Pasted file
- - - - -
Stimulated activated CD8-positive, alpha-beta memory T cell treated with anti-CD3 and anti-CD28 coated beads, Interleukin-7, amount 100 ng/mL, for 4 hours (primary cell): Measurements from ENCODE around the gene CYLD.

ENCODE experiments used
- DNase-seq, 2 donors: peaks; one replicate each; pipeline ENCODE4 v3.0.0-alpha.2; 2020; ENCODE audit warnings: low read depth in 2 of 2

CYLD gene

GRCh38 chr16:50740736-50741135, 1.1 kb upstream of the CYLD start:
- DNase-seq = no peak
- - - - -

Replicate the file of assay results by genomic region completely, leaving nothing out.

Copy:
Stimulated activated CD8-positive, alpha-beta memory T cell treated with anti-CD3 and anti-CD28 coated beads, Interleukin-7, amount 100 ng/mL, for 4 hours (primary cell): Measurements from ENCODE around the gene CYLD.

ENCODE experiments used
- DNase-seq, 2 donors: peaks; one replicate each; pipeline ENCODE4 v3.0.0-alpha.2; 2020; ENCODE audit warnings: low read depth in 2 of 2

CYLD gene

GRCh38 chr16:50740736-50741135, 1.1 kb upstream of the CYLD start:
- DNase-seq = no peak